While city planners may like to think that they are the best people to make the decisions as to how the city grows, cities often grow despite, rather than because of, their best efforts. Reyner Banham, an English professor of architecture, once said that planning is a discipline only understood in academic and professional circles; that it is essentially a liberal approach to urban problems, and it tends to fail when confronted with a libertarian culture. We have that libertarian culture here in Ho Chi Minh City.
The fact that planners have been unable to fully dictate form and use in Ho Chi Minh City has led to a vibrant and interesting city centre. The sheer exuberance of Vietnamese culture is constantly on display in the city, especially in the oldest part of District 1.
When you look at the city from this context of rebirth and renewal you can see emerging trends.
The Meatpacking District in New York City gives a good example. The name is self-explanatory — an industrial area in the middle of New York with an elevated railway line (the high line) that once ran through it. Run down for years, the area started being reborn in the last years of the 20th century after restaurants and high-end boutiques began opening in the vacant buildings.
Once undervalued, the district is now a highly valued and expensive area attracting corporate headquarters in the old buildings. The high line is now an urban park.
Other inner city areas have gone through similar revivals. Perhaps best known is Shoreditch in London. The transformation from urban wasteland to fashionable mecca is so vast that it’s now spread to neighbouring areas like Whitechapel, Dalston and Hackney.
In all these scenarios, restaurateurs and café owners seek out interesting but cheap spaces in old buildings because they can imbue them with character. Restaurants are often the harbinger of urban renewal by bringing people to an area, and those people then look for other opportunities. Restaurants often lead the way by showing us how to develop, enhance and preserve existing building stocks as it is cheaper to recycle rather than start again.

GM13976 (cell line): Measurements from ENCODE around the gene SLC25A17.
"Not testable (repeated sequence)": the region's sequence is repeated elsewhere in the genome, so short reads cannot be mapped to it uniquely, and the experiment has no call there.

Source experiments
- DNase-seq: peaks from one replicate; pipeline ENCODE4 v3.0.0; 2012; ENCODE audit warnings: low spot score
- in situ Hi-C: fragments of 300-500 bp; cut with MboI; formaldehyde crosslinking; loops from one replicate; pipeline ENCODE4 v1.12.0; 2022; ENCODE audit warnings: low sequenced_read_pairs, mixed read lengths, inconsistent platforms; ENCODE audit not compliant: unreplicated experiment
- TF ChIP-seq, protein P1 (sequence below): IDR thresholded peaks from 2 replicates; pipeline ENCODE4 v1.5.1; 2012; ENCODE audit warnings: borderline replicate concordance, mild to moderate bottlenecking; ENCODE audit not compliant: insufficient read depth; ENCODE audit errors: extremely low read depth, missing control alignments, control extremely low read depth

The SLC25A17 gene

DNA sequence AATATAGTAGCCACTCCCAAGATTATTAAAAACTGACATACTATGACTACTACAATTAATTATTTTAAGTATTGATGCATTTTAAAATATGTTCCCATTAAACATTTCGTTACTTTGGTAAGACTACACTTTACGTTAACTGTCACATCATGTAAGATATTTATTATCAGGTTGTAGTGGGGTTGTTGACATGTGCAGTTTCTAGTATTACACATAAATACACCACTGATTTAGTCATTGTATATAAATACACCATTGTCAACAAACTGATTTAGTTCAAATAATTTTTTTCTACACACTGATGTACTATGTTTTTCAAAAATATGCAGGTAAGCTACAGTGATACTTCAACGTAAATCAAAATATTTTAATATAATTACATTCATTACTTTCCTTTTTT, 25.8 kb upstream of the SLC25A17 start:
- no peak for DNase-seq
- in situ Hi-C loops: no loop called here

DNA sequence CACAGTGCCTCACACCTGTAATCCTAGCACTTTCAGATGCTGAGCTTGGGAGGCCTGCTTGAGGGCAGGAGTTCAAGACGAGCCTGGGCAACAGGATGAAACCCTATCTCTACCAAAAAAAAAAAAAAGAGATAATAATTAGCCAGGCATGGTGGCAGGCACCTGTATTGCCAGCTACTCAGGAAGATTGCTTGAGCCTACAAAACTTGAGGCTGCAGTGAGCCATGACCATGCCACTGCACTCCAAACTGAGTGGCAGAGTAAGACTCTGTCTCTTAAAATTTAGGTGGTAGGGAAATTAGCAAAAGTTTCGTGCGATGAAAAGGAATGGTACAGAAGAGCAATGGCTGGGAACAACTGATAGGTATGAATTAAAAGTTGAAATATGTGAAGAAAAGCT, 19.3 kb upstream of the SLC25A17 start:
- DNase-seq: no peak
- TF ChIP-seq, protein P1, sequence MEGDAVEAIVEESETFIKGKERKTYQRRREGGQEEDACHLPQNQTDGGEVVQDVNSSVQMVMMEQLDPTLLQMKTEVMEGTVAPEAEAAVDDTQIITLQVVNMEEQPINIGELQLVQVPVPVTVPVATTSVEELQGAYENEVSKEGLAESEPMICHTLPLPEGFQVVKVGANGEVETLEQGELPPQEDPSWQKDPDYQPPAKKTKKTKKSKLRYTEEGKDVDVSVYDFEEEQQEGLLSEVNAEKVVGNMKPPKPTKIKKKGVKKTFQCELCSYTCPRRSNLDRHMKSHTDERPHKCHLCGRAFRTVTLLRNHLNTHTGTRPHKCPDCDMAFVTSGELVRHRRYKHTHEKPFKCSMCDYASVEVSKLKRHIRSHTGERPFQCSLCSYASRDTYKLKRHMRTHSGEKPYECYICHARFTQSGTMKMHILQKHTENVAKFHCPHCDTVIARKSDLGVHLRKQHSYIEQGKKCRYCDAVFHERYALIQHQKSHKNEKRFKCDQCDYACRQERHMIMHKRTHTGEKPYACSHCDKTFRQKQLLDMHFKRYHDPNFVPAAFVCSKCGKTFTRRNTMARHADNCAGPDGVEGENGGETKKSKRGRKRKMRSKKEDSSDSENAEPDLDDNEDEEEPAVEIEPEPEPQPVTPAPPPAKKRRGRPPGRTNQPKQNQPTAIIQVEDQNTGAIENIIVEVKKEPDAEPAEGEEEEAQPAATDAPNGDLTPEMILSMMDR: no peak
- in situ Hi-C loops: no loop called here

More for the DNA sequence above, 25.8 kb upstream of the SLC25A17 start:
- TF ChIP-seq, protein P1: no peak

The unique ownership structure of many buildings in Ho Chi Minh City’s District 1 has inhibited their refurbishment; a house that in the past was given over to communal habitation is often owned by four or five different people. However, those that have attracted restaurants have had their value enhanced, with some great examples over the last few years of new uses for old spaces setting a benchmark. Nga Hang Ngon, Temple Club and L’Usine to name three.
They have been joined recently by some others; Racha Room and Stoker in Mac Thi Buoi; AsiaHouse in Nguyen Hue, Khanh Casa and Moo Beefsteak in Dong Khoi; Saigon Artisan and Nho Saigon Xua in Le Loi; The Warehouse in Le Thanh Ton; the coffee shops in the 26 Ly Tu Trong apartment building, places like Snuffbox on Ton That Dam and the apartment blocks on Nguyen Hue. There are more emerging that demonstrate a way forward for the use of these older and quite exquisite buildings.
Ho Chi Minh City sees itself as an emerging new world city, but in the city’s scramble to compete regionally it risks damaging the very elements that make it so attractive. It is an Asian city with a defined and vibrant CBD and, with its own particularly exotic nature, it has an appeal that eludes Singapore.
While it lacks the grandeur of Hong Kong’s harbour setting, it is far more affordable and interesting at ground level. Yet the very fabric of that character is under threat in District 1 with demolition orders looming on many of the great French-era buildings.
Ho Chi Minh City is unique thanks to its tropical French heritage — there is no escaping its colonial past. It is therefore fitting that the city famous for its cuisine and coffee culture is being shown how to protect and enhance its character by businesses supporting that culture.